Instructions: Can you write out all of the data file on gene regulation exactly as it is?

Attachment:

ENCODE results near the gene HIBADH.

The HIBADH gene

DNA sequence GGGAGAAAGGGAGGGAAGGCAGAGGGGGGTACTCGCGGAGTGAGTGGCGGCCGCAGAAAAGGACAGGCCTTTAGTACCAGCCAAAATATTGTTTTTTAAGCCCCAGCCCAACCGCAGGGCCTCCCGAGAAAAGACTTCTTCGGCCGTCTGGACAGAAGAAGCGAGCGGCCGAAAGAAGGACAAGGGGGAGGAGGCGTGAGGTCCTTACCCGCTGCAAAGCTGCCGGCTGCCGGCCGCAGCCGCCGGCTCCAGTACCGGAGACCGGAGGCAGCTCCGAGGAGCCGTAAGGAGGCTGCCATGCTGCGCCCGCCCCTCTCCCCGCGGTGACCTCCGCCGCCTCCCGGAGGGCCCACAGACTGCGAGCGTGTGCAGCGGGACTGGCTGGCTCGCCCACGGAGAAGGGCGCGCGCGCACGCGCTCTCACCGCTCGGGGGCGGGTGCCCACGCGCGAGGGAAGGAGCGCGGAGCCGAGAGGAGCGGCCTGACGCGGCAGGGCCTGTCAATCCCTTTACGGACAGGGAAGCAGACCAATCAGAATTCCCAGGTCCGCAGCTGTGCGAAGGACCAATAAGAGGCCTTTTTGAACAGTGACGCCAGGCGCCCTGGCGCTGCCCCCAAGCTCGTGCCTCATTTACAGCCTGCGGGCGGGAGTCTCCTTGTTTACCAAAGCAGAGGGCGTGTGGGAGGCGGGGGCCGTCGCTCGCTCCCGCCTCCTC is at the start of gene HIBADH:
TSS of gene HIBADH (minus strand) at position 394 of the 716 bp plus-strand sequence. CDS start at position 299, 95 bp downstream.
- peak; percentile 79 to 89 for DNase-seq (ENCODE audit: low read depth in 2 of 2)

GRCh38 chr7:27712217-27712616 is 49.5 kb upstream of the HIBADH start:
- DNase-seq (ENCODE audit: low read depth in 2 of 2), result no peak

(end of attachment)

ENCODE results near the gene HIBADH.

The HIBADH gene

DNA sequence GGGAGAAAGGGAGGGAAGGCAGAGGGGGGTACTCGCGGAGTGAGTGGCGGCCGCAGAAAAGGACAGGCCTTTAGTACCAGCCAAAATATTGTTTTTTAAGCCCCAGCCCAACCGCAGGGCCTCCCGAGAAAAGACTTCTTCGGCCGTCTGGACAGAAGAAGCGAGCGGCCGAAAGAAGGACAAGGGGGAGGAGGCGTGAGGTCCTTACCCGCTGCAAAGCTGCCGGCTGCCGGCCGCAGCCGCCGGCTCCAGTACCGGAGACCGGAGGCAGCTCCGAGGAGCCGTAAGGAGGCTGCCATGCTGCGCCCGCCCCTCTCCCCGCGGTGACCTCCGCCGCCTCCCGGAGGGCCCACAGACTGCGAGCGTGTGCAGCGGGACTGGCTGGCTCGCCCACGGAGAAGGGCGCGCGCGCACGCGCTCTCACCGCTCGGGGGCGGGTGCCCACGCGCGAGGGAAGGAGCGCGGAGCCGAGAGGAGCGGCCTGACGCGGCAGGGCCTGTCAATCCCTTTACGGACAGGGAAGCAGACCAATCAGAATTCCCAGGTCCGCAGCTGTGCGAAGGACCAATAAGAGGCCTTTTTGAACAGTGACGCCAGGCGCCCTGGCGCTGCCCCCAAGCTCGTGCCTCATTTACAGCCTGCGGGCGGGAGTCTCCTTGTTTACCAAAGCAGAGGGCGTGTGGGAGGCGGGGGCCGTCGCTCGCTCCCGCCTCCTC is at the start of gene HIBADH:
TSS of gene HIBADH (minus strand) at position 394 of the 716 bp plus-strand sequence. CDS start at position 299, 95 bp downstream.
- peak; percentile 79 to 89 for DNase-seq (ENCODE audit: low read depth in 2 of 2)

GRCh38 chr7:27712217-27712616 is 49.5 kb upstream of the HIBADH start:
- DNase-seq (ENCODE audit: low read depth in 2 of 2), result no peak